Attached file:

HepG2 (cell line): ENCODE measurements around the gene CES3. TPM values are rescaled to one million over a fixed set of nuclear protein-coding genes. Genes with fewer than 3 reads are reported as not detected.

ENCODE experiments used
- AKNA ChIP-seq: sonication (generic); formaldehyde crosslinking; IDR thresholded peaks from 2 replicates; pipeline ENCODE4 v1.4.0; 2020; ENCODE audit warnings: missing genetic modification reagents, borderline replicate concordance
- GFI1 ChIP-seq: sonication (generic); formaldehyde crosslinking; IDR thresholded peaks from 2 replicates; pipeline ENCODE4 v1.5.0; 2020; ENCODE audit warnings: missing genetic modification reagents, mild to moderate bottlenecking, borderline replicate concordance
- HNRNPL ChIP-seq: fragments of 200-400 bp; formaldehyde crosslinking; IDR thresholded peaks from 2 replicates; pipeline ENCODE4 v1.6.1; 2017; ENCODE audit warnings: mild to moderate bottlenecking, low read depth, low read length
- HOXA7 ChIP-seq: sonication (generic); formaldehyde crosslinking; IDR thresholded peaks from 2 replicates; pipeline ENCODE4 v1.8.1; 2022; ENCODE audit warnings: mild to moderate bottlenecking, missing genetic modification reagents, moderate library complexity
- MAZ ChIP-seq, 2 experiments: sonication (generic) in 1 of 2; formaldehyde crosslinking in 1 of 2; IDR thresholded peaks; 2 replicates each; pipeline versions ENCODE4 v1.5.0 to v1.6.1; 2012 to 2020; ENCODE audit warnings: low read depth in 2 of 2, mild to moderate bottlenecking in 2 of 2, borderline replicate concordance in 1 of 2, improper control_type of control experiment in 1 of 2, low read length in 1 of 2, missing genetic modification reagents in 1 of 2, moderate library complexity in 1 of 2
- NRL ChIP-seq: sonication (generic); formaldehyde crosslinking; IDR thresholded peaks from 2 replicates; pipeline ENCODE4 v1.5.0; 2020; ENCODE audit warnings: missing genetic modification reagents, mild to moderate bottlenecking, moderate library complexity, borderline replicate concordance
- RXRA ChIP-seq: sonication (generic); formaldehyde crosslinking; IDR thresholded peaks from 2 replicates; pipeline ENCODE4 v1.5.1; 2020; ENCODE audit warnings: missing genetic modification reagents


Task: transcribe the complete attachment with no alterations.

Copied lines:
HepG2 (cell line): ENCODE measurements around the gene CES3. TPM values are rescaled to one million over a fixed set of nuclear protein-coding genes. Genes with fewer than 3 reads are reported as not detected.

ENCODE experiments used
- AKNA ChIP-seq: sonication (generic); formaldehyde crosslinking; IDR thresholded peaks from 2 replicates; pipeline ENCODE4 v1.4.0; 2020; ENCODE audit warnings: missing genetic modification reagents, borderline replicate concordance
- GFI1 ChIP-seq: sonication (generic); formaldehyde crosslinking; IDR thresholded peaks from 2 replicates; pipeline ENCODE4 v1.5.0; 2020; ENCODE audit warnings: missing genetic modification reagents, mild to moderate bottlenecking, borderline replicate concordance
- HNRNPL ChIP-seq: fragments of 200-400 bp; formaldehyde crosslinking; IDR thresholded peaks from 2 replicates; pipeline ENCODE4 v1.6.1; 2017; ENCODE audit warnings: mild to moderate bottlenecking, low read depth, low read length
- HOXA7 ChIP-seq: sonication (generic); formaldehyde crosslinking; IDR thresholded peaks from 2 replicates; pipeline ENCODE4 v1.8.1; 2022; ENCODE audit warnings: mild to moderate bottlenecking, missing genetic modification reagents, moderate library complexity
- MAZ ChIP-seq, 2 experiments: sonication (generic) in 1 of 2; formaldehyde crosslinking in 1 of 2; IDR thresholded peaks; 2 replicates each; pipeline versions ENCODE4 v1.5.0 to v1.6.1; 2012 to 2020; ENCODE audit warnings: low read depth in 2 of 2, mild to moderate bottlenecking in 2 of 2, borderline replicate concordance in 1 of 2, improper control_type of control experiment in 1 of 2, low read length in 1 of 2, missing genetic modification reagents in 1 of 2, moderate library complexity in 1 of 2
- NRL ChIP-seq: sonication (generic); formaldehyde crosslinking; IDR thresholded peaks from 2 replicates; pipeline ENCODE4 v1.5.0; 2020; ENCODE audit warnings: missing genetic modification reagents, mild to moderate bottlenecking, moderate library complexity, borderline replicate concordance
- RXRA ChIP-seq: sonication (generic); formaldehyde crosslinking; IDR thresholded peaks from 2 replicates; pipeline ENCODE4 v1.5.1; 2020; ENCODE audit warnings: missing genetic modification reagents